This is a quiet title suit, brought by the administrator of the estate of William Harrison Foskey, Sr. It concerns 36 acres of land bought in 1968 by J. Laddie Boatright who gave a deed to secure debt to the Federal Land Bank of Columbia. Boatright then sold the property to William Harrison Foskey, Jr., the appellant, and J. C. Roderick subject to the prior lien. Foskey Jr. and Roderick gave security deeds to Foskey Sr. and Boatright, stipulating that the former's lien was superior to the latter's. A deed to secure debt was later given by Foskey Jr. and Roderick to Furman Greer and Roderick granted an additional security deed in his one-half interest to Curtis Farrar and others.
The trial court adopted the findings of the special master, and decreed title to be in Foskey Jr. and J. C. Roderick subject to the liens to the Federal Land Bank of Columbia, Foskey Sr., Boatright, Greer and the Curtis Farrar group in that order of priority. The unconsummated foreclosure and settlement agreement were declared void and Foskey Jr.'s counterclaim of parol gift of the land from his father was dismissed for failure to present a claim. The trial court ordered a new foreclosure sale. Foskey Jr. appeals. We affirm.
1. In his first and sixth enumerations of error, Foskey Jr. asserts that his demand for a jury trial was timely and, therefore, the special master had no authority to decide the fact issue raised by his counterclaim. We agree that the demand for a jury trial, made before the case was heard by the special master, was timely. Thornton v. Reb Properties, Inc., 237 Ga. 59 (226 SE2d 741) (1976)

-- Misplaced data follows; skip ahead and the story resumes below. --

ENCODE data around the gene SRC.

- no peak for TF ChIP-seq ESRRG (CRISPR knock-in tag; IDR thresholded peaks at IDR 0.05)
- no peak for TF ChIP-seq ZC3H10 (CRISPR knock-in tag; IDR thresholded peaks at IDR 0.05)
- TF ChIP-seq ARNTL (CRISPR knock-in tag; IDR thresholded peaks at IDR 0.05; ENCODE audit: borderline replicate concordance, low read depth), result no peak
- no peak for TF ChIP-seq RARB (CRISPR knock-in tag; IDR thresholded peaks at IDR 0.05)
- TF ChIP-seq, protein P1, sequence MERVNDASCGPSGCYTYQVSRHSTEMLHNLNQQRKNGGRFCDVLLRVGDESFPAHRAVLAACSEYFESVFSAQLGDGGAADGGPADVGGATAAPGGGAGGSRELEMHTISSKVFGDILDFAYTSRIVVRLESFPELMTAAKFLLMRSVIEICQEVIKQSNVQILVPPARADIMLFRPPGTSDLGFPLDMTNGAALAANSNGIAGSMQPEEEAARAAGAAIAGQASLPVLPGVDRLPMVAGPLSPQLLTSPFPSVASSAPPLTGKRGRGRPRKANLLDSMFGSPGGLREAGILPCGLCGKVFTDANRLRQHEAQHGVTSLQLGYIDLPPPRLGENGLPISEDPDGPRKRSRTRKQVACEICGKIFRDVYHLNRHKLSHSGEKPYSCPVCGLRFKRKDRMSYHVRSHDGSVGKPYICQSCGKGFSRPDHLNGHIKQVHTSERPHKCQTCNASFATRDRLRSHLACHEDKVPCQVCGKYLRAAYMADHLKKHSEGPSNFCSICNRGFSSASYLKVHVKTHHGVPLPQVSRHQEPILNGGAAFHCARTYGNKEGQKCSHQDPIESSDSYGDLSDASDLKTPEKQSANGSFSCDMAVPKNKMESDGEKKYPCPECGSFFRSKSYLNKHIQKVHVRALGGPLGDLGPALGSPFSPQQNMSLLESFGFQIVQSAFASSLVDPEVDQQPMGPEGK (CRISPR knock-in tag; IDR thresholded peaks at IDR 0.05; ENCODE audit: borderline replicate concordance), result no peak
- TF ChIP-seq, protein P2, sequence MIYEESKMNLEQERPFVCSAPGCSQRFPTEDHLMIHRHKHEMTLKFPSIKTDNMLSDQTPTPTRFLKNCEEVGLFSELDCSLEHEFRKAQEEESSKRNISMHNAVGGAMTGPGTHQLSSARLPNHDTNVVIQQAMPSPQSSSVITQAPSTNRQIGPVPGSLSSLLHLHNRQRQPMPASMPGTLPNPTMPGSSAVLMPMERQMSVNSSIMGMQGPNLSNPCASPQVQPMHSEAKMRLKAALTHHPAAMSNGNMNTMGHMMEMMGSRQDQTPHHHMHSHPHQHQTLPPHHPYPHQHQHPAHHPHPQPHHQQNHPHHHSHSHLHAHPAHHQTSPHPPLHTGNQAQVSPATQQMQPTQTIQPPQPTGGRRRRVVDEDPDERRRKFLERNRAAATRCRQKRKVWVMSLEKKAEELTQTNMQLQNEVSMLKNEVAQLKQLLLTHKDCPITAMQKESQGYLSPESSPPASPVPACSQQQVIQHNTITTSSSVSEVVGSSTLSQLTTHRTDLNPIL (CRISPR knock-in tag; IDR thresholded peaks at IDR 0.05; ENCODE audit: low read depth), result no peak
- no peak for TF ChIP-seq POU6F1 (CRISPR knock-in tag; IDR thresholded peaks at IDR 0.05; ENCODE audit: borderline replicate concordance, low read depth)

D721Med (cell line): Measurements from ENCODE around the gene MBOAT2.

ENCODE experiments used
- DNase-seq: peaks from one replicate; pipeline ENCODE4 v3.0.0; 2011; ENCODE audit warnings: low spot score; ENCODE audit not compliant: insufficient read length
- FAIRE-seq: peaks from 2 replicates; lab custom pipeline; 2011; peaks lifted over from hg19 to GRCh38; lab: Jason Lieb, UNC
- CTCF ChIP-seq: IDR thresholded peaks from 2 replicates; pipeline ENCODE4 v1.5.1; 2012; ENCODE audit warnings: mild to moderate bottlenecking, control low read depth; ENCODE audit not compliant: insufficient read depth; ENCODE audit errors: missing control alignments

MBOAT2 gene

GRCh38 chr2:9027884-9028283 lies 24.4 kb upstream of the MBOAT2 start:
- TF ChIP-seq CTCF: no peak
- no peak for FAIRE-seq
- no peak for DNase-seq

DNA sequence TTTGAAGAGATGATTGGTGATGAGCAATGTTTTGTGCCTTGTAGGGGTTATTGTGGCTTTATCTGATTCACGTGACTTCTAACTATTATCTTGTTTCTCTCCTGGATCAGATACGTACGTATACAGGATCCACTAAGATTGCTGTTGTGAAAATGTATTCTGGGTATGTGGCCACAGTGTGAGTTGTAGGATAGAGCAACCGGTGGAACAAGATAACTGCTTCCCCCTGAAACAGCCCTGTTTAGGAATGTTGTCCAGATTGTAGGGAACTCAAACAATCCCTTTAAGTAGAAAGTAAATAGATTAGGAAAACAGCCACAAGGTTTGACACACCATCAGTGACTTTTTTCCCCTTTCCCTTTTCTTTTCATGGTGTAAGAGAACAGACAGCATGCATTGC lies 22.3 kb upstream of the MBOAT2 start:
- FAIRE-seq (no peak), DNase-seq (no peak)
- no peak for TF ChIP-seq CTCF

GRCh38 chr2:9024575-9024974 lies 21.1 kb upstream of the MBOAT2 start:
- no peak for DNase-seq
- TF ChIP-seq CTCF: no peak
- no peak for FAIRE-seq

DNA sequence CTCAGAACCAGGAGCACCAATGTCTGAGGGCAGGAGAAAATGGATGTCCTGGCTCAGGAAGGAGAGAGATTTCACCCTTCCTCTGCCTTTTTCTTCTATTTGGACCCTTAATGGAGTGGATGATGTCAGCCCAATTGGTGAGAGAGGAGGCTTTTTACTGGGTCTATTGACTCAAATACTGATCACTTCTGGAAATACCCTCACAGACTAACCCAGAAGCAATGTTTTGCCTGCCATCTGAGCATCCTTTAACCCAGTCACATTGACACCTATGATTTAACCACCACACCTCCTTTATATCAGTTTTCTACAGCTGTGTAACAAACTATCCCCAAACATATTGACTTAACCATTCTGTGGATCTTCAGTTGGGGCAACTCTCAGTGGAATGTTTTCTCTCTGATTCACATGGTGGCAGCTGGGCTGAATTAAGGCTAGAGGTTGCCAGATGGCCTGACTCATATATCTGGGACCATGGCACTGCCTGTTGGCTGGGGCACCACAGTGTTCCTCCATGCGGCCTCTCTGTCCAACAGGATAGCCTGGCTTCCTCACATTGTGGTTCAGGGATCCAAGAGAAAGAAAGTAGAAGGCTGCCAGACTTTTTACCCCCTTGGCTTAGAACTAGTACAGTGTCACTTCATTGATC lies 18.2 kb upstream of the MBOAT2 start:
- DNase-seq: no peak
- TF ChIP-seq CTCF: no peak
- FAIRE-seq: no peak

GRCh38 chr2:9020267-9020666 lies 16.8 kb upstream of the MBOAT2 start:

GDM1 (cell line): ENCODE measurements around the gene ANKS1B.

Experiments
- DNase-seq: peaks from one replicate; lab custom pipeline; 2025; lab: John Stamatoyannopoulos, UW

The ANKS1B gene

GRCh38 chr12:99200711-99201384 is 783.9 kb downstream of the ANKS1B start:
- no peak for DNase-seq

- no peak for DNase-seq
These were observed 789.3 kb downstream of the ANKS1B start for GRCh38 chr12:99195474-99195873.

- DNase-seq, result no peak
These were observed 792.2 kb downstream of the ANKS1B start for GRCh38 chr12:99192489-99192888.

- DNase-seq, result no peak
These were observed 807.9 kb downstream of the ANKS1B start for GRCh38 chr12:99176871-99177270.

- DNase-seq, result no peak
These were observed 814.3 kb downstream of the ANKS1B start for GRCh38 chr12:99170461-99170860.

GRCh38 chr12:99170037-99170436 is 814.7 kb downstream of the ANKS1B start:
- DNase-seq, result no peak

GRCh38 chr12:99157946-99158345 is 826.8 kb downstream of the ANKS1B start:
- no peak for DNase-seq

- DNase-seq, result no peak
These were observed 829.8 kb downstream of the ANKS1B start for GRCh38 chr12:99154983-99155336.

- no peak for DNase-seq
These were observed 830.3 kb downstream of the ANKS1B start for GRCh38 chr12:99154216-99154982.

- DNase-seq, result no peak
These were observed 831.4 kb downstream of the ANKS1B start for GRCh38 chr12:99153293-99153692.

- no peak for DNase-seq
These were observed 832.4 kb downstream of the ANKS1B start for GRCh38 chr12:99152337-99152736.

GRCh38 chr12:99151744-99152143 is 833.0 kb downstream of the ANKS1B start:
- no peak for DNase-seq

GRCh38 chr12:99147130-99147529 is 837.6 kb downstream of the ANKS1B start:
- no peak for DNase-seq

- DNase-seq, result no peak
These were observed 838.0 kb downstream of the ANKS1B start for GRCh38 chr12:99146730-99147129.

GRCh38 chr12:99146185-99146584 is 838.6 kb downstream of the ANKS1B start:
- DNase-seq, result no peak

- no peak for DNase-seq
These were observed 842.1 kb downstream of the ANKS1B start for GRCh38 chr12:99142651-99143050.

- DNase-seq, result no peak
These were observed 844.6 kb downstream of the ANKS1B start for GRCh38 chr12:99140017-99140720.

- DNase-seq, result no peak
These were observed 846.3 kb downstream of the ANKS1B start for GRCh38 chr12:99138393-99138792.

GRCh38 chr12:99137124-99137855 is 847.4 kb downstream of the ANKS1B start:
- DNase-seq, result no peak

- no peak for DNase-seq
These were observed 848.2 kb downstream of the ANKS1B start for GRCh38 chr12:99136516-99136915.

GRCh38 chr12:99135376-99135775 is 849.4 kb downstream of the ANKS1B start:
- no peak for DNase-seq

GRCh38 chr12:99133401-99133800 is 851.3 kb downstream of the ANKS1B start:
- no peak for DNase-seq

. However, the question remains whether a fact issue was presented by the counterclaim. The special master found as a matter of law that there was no evidence to support his claim, and the trial court accordingly dismissed his counterclaim. We held in Heath v. Stinson, 238 Ga. 364 (233 SE2d 178) (1977)
, that the special master may make such a recommendation to the trial court.
In his counterclaim, Foskey Jr. alleges that his father had given him the property by parol gift. " 'To constitute a valid parol gift of land, it is necessary not only that the donee should take possession under the gift, but that he should make valuable improvements thereon upon the faith of the donor's promise, or declared intention, to make the gift.' Hodgson v. Hodgson, 28 Ga. App. 250 (1) (110 SE 754) (1921)
; Sharpton v. Givens, 209 Ga. 868 (76 SE2d 806) (1953)
." Barfield v. Hilton, 238 Ga. 150
, 151 (231 SE2d 758
) (1977). Foskey Jr. did not remember when the gift was made, whether anyone else was present, or whether anyone else knew of the gift to him. He offered as evidence only that "Ball I know is he give me the place, give me a key and I moved in. He said he would work it out and he'd handle it." Nothing was ever worked out or handled. It is uncontested that Foskey Sr. never paid the foreclosure price, and never received title to the property. See Smith v. Oliver, 219 Ga. 720 (135 SE2d 862) (1964)
. He therefore had nothing to give to Foskey Jr., parol or otherwise. Cf. Dailey v. Springfield, 144 Ga. 395 (87 SE 479) (1915)
; Pindar, Georgia Real Estate Law, p. 613, 19-20. The trial court did not err in holding as a matter of law that Foskey Jr. did not receive the property from his father by parol gift.
2. Enumerations of error 2-5, 7, 8 and 10 contest various rulings as to the foreclosure and other agreements made in the course of this unconsummated transaction. We do not see, and we have not been shown, how Foskey Jr. has been harmed by the trial court's rulings. Foskey Jr.'s half interest has been reinstated subject to the outstanding liens and a new foreclosure ordered. Absent a showing of harm, we will not reverse the judgment of the trial court.
3. We do not here consider Foskey Jr.'s ninth enumeration of error, since it was raised for the first time on appeal.
Farrar, Farrar & Evans, William V. Evans, Williams & Starling, Lee Williams, for appellees.